I mean, the industry certainly isn't doing its job--note how more secure encryption, already available, is not being adopted because it's going to take money to upgrade the networks.  Clearly they need a push.

Other complaints on my part regarding the GSM industry's points:

  • "No one else had broken the code since its adoption" - Uh, no.  No one else has broken the code and made an official announcement of it.  Again, it's up to researchers like Nohl that we're able to see what types of weaknesses are possible out in the wild.  Criminals don't go around making such announcements unless they're stupid, a factor many are unwilling to rely on for their security needs.

  • The talk about illegality and copyrights - A rehash of what I said above, but criminals don't care about legality and copyrights.  Heck, if the music industry has shown us anything is that non-criminals don't care about legality and copyrights.  It's not just bad people who'll ignore such issues; regular joes will do so as well.  Copyrights and legal statuses--they provide ammo for prosecution and lawsuits; they don't really protect in the sense of "prevention" when it comes to criminal deeds.

    Also, think about it: If only law abiding people composed the entire population of the world, what's the use of encryption?  Just make the eavesdropping of cellular phone calls illegal, and end of story.  Oh, you know what?  It already is.  And yet we're discussing encryption.  I guess there's a reason why the existing encryption is in place--and by extension, why old, weak encryption standards must be replaced with stronger ones.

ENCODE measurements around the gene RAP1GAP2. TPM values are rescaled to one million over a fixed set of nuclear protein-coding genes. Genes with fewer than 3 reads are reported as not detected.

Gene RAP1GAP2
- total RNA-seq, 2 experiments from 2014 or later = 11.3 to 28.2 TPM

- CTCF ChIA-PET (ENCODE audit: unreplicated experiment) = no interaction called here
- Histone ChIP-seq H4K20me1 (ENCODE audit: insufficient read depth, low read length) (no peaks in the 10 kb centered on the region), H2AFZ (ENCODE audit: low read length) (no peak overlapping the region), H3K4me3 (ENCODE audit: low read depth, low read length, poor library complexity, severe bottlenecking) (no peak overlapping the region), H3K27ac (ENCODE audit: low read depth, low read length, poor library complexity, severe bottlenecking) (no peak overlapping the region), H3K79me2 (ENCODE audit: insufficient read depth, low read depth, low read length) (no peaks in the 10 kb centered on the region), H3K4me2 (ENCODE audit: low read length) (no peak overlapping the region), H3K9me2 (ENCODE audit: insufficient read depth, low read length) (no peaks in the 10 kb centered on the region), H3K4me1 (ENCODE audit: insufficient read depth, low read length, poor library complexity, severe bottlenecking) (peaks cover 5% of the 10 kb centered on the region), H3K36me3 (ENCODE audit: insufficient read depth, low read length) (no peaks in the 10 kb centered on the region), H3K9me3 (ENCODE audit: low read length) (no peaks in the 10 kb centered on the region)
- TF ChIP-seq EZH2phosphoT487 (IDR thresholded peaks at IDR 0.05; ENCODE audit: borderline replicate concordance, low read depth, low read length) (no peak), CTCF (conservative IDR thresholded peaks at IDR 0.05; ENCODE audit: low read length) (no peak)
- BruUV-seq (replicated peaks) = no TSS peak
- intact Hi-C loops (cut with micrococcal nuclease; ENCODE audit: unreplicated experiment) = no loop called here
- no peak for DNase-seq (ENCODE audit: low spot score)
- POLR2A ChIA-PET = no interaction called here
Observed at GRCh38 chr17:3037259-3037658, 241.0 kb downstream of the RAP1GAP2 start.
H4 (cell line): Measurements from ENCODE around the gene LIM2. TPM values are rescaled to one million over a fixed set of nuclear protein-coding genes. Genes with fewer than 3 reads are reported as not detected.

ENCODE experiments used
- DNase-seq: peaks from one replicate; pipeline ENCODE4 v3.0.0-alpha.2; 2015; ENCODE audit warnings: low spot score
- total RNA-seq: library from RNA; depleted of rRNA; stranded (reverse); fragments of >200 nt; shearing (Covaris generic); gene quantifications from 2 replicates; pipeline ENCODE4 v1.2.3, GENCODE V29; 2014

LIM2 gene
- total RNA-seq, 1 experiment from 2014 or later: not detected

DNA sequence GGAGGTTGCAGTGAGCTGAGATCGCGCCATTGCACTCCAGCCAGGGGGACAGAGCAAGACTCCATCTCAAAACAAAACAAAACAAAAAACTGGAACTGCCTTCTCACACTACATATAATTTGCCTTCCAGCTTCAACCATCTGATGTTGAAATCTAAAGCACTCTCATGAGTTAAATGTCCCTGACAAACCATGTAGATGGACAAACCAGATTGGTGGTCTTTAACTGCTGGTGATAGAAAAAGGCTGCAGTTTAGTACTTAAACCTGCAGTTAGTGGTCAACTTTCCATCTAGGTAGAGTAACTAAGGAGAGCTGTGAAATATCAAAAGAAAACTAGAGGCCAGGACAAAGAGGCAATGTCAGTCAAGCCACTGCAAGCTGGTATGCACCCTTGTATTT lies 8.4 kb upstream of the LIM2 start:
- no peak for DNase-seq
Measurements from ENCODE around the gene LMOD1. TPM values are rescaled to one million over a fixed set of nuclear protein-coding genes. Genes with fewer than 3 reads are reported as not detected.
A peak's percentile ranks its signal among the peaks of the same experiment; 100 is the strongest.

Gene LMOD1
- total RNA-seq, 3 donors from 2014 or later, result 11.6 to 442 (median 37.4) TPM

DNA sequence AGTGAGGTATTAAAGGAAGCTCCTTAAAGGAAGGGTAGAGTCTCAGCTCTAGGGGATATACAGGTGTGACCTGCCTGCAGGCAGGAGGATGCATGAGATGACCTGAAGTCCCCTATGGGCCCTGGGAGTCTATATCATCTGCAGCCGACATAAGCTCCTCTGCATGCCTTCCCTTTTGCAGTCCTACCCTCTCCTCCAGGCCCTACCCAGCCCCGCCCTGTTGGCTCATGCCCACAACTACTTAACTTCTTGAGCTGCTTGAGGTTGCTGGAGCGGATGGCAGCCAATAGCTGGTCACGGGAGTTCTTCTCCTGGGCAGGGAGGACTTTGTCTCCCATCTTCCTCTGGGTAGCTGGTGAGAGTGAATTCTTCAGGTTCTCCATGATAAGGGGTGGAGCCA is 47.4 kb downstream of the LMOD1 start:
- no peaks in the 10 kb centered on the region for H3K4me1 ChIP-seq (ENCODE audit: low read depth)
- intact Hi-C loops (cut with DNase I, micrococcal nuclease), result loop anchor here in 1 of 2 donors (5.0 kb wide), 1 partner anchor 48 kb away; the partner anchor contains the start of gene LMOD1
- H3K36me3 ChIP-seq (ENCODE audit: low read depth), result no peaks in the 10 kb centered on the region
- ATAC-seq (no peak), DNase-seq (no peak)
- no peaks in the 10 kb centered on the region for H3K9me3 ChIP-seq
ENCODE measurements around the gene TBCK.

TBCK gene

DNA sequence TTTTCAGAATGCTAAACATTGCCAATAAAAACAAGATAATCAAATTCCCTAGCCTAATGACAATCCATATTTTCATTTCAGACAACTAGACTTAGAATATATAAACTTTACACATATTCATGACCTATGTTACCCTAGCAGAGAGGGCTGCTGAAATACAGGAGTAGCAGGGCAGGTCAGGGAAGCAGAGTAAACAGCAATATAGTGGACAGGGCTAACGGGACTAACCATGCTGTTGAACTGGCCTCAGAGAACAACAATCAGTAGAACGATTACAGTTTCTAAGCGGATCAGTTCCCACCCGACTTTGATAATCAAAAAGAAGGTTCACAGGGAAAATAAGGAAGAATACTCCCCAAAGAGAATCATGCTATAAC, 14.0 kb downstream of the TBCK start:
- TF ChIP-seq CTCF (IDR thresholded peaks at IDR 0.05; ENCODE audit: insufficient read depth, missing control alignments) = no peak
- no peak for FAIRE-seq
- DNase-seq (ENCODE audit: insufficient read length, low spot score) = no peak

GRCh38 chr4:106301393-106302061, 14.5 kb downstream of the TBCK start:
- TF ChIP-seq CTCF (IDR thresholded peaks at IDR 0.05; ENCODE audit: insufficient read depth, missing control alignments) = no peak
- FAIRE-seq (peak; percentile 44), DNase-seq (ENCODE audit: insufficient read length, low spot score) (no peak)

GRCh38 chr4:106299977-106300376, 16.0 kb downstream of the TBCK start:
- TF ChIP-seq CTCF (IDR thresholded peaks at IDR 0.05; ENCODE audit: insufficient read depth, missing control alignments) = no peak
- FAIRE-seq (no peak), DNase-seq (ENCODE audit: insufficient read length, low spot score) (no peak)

Remember how I said that the issue sounds familiar?  That's because the story parallels what turned out to be the greatest data breach in history to date: TJX.

In the TJX data breach, the head honchos decided not to upgrade their wireless communications encryption from WEP (old wireless internet security technology) to a newer, more secure standard.  They knew their encryption was weak and they didn't have the money to make the upgrades.  Then disaster struck.

Granted, the parallels aren't exact.  But, the denial of the security threat; the continued use of what proved to be weak encryption; and the decision not to pursue better security over money issues?  All there, and all leading to a predictable end.

Rarely will a person have to upgrade in their lifetime the encryption algorithms they're using.  However, it behooves people to do so when the writing is on the wall.  And the writing is on the wall.  Heck, there's a spotlight on the writing on the wall.  It's just that most will ignore it until the flashing arrows and siren calls are added.


Related Articles and Sites:
http://www.nytimes.com/2009/12/29/technology/29hack.html?_r=2&pagewanted=all
http://en.wikipedia.org/wiki/GSM
http://en.wikipedia.org/wiki/Rainbow_table
http://blogs.techrepublic.com.com/wireless/?p=206

 
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About sang_lee

Sang Lee is a Senior Account Manager and Security Analyst with AlertBoot, Inc., the leading provider of managed endpoint security services, based in Las Vegas, NV. Mr. Lee helps with the deployment and ongoing support of the AlertBoot disk encryption managed service. Prior to working at AlertBoot, Mr. Lee served in the South Korean Navy. He holds both a B.S. and an M.S. from Tufts University in Medford, Massachusetts, U.S.A.